Joaquin Phoenix Wore the Only Oscars Outfit That Actually Mattered

Murray Clark
·3-min read
Photo credit: Arturo Holmes
Photo credit: Arturo Holmes

Populists like to take aim at the Hollywood elite. During an era of canyon-wide wealth divides and boiling hot Februaries, famous people aren’t always the best spokespeople for liberalism. It’s hard to heed calls of climate change and workers’ solidarity from millionaires who fly eyebrow technicians from Sydney to LA on a Learjet.

At the peak of his highly decorated campaign trail for Joker, Joaquin Phoenix touched upon humanity’s knack for hotboxing Mother Earth. “We go into the natural world, and we plunder it for its resources. We feel entitled to artificially inseminate a cow, and when she gives birth, we steal her baby, even though her cries of anguish are unmistakable,” he said while collecting the best actor gong at the 92nd Academy Awards. “Then we take her milk that's intended for her calf, and we put it in our coffee and our cereal.”

Photo credit: Steve Granitz
Photo credit: Steve Granitz

We’re bad children, then. And, though many could decry the speech as more pulpit bluster, Phoenix actually lives by his values. He’s an avowed vegan, an animal rights activist, a board member for a non-profit that provides free school lunches. He gets arrested with Her Eminence Jane Fonda at climate change protests, calls out the lack of diversity at the Baftas during acceptance speeches, and he wore the same suit by the same pro-green designer on every red carpet in 2020.

That might not sound like a big deal, but in a normal awards season run, a bespoke outfit will be specially made and loaned for one evening only, then spend the rest of its life in plastic in some Parisian archive. This stuff, generally speaking, isn’t off the runway. Nor is it for sale. It’s a one-off, custom, 24-hour art piece. And it’ll never be worn again.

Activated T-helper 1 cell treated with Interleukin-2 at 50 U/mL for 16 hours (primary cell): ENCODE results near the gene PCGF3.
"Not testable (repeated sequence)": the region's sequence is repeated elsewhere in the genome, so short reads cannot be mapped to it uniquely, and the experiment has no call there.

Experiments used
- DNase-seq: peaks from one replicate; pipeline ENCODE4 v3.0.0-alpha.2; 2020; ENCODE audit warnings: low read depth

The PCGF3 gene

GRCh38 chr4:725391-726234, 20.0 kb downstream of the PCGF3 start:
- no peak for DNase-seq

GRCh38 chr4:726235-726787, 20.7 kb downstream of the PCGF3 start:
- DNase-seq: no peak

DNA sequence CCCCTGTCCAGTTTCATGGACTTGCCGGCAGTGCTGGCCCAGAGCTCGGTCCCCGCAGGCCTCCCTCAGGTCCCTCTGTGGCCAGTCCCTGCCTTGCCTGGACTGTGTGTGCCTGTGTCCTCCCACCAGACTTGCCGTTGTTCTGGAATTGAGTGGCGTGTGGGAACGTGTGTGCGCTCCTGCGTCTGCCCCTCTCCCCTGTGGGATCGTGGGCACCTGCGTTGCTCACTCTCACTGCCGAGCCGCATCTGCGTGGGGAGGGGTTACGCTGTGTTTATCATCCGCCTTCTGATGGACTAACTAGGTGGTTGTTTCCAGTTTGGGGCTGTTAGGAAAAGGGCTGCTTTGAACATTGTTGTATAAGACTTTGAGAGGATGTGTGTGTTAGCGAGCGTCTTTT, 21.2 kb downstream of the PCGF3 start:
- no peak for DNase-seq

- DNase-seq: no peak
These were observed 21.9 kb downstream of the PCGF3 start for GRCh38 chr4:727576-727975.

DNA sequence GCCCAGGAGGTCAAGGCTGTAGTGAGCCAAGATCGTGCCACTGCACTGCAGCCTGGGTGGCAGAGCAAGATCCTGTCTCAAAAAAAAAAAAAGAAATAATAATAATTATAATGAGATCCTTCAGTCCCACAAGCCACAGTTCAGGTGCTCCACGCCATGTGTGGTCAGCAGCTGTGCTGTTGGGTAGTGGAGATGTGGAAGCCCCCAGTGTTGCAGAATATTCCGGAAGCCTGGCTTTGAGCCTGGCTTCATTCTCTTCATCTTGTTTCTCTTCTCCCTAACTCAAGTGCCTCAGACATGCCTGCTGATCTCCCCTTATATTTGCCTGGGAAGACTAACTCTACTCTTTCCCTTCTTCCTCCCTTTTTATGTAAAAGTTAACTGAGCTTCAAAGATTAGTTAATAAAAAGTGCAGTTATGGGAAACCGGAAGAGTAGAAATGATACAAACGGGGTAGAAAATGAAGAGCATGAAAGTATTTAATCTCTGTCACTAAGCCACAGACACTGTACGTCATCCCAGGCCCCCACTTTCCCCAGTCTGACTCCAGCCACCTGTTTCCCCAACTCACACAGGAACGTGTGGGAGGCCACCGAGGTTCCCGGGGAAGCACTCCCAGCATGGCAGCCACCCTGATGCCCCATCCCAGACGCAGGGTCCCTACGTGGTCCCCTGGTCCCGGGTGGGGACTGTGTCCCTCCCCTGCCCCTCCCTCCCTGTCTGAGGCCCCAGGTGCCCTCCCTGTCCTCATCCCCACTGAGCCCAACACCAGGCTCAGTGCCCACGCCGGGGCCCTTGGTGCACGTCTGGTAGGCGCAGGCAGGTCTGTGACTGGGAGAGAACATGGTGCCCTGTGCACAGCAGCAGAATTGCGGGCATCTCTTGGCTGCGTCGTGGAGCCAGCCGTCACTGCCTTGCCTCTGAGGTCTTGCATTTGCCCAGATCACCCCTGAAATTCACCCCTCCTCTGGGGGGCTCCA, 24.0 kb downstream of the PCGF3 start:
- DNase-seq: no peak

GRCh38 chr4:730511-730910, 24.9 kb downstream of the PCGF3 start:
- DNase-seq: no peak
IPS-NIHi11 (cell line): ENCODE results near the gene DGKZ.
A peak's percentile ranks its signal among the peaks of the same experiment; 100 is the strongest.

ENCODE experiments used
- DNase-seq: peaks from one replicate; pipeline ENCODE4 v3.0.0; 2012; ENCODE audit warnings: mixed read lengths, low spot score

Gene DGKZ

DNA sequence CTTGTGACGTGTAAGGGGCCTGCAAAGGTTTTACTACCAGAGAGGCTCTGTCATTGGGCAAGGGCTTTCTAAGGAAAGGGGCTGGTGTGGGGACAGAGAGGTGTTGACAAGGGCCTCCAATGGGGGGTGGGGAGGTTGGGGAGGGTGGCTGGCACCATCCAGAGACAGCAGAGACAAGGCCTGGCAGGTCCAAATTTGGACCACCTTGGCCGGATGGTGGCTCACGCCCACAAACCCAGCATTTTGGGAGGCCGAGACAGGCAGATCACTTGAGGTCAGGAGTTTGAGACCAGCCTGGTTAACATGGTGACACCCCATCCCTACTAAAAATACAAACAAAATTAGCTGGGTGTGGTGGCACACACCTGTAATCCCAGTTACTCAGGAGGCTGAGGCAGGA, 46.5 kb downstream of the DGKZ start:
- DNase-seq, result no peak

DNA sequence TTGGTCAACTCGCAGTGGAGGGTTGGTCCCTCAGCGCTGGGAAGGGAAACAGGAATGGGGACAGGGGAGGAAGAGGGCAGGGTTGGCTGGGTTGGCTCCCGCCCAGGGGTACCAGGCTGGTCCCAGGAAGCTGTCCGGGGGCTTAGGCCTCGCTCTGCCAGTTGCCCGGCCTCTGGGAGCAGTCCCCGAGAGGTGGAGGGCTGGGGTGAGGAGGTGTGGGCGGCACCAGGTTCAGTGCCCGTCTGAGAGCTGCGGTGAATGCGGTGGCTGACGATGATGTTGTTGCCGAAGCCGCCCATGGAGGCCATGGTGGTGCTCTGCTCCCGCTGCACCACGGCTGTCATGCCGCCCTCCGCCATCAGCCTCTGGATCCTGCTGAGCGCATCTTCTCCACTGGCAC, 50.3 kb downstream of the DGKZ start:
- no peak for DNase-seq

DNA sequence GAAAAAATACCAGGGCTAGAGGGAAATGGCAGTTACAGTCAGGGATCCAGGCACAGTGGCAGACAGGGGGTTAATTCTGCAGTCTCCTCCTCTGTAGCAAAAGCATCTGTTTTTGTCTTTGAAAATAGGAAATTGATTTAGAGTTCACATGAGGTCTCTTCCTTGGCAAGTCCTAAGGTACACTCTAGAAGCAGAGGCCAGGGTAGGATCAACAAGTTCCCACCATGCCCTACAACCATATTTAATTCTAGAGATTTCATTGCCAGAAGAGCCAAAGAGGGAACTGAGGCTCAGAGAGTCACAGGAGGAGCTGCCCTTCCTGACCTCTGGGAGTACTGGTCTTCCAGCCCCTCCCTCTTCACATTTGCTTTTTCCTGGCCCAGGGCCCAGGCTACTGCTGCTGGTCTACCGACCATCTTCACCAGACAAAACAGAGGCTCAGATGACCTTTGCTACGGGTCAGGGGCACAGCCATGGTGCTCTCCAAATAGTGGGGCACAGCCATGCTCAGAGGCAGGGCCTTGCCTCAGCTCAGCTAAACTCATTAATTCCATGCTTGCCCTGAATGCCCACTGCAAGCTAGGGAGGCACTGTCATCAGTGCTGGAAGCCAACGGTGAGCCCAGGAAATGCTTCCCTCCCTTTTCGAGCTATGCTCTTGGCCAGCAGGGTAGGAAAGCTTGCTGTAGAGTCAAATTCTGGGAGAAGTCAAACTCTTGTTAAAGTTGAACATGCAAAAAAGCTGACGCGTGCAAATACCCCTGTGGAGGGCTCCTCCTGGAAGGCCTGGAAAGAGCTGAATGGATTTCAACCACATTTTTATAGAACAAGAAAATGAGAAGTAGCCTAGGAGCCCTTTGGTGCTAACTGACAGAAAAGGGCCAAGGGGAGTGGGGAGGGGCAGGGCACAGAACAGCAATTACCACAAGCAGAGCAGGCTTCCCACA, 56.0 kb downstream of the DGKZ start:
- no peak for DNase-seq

Rather than settle for the usual celebrity assembly line, Phoenix vowed to wear the same suit by the same designer for the entire red carpet season. Which, for 2020, was a custom Stella McCartney tuxedo – a particularly apt choice given the British designer’s rock-solid anti-animal product platform. Of the decision, McCartney took to Instagram to highlight its green motivations, captioning: “This man is a winner… wearing custom Stella because he chooses to make choices for the future of the planet and all of its creatures. He has also chosen to wear this same [tuxedo] for the entire award season to reduce waste.”

Because, ultimately, a tuxedo should be worn again, and again, and again. That’s the beauty of a menswear classic, and an unforeseen benefit of dress codes. They may have slightly liquefied in recent years, but the rules are still policed by archaic institutions (perhaps the most archaic of them all being the Academy) meaning your old favourite will stay within the lines. They’re built to last, to dress us for as long as we’re attending events that require pre-written speeches and swirling orchestral interludes. Hollywood knows this, and Phoenix knows that they should know – and dress – better.

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